Decide on where things are going to go. For example, have the empty holders on the left; the film box in front of you; and loaded holders on the right.


Start out with the holders clean (see above) and the sheath fully inserted, the right way round (indicating unexposed film).


Pick up a holder from the stack on the left.


Pull the sheath back, but not fully out: anything from one-half to three-quarters withdrawn -- Illustration I.


Open the film box. Withdraw a sheet of film, using the notches for orientation. If you are really careful, re-close the film box fully NOW. Otherwise leave it ready for the next sheet.


Slip the corners of the film under the guide rails (Illustration II). This is the most difficult bit. It is still more difficult with Linhof holders where the film pressure plate is spring-loaded and must be pushed down.


Gently push the film into place. (Illustration III)


When it is fully home, try to pull it straight up, using a finger-nail. If it is not properly under the guide rails it will move. If it is, you will feel resistance. (Illustration IV)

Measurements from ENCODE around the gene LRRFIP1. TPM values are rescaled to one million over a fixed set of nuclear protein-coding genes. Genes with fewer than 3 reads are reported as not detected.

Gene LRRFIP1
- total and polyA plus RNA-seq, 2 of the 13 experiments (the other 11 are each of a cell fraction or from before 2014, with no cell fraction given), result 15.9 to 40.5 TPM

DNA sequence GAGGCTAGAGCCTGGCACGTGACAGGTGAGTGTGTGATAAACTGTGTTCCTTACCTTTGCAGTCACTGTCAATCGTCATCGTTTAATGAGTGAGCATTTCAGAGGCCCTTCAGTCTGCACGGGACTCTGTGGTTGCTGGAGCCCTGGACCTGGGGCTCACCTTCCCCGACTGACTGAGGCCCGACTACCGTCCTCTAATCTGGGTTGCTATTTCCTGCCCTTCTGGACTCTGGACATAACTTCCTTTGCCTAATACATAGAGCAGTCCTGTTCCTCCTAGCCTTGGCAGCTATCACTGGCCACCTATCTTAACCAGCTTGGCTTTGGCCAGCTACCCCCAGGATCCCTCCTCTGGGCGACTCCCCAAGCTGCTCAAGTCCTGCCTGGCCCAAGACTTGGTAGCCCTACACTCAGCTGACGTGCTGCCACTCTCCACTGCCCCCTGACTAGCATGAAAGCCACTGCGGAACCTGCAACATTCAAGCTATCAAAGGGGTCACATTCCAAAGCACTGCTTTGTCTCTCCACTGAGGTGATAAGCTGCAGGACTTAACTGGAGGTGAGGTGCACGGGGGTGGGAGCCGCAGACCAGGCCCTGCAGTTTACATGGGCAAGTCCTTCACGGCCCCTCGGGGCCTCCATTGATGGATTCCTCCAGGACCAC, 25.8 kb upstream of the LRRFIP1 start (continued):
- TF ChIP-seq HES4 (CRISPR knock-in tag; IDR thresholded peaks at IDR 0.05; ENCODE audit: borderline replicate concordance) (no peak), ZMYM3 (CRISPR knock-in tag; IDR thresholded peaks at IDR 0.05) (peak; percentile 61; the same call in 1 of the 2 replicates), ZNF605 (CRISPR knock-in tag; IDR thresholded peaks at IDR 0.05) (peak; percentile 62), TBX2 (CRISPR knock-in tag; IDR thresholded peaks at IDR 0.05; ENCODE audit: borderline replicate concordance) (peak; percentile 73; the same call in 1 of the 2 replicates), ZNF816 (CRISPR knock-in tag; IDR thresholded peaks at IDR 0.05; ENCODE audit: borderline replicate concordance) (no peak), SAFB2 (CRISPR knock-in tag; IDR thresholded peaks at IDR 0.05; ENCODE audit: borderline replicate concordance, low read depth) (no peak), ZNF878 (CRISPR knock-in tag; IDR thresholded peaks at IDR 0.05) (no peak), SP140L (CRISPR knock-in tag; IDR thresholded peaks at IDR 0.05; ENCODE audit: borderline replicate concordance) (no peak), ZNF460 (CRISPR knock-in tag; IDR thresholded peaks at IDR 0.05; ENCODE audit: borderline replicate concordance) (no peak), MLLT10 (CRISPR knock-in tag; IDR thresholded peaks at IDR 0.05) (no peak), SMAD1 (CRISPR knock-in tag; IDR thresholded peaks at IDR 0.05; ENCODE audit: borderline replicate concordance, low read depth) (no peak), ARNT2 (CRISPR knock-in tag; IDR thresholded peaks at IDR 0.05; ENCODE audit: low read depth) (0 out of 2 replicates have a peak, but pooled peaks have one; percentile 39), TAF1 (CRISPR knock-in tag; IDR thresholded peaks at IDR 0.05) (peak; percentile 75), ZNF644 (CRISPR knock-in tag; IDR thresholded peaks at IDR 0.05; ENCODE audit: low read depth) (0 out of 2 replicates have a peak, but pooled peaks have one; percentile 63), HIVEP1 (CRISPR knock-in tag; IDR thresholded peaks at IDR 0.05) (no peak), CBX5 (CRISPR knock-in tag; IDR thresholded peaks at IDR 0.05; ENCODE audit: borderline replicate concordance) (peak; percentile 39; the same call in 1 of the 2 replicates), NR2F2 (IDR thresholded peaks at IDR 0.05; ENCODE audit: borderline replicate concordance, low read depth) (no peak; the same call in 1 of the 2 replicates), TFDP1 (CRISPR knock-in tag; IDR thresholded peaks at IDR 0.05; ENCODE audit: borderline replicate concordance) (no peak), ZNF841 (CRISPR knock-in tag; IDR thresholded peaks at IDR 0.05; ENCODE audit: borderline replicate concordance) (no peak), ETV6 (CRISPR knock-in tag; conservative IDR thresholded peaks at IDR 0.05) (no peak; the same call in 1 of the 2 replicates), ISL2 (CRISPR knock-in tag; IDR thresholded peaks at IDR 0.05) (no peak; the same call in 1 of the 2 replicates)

Close the flap-door on the bottom and hold it shut as you slide the sheath home (Illustration V). Otherwise, the sheath may go all the way down but the bottom door can still be open.


One side is now loaded. Flip the holder over and load the other side.


Put the loaded holder on the right.


Repeat until you have run out of holders to load.


Don't forget to close the film box when you have finished! No matter how fast you close it after the light is on, you can't move faster than the speed of light.












locks and notes

Many kinds of film holder have simple twist locks to stop the sheaths being withdrawn accidentally. They are no more than L-shapes with a screw on the end. If they are too tight to engage the sheath, unscrew them (you have to do this with the sheath out); if they are too loose, screw them back in.

Use the little white tablets provided (one is missing in this holder) to note the film type and date loaded. Reserve the other for notes at the time of exposure.

linhof holders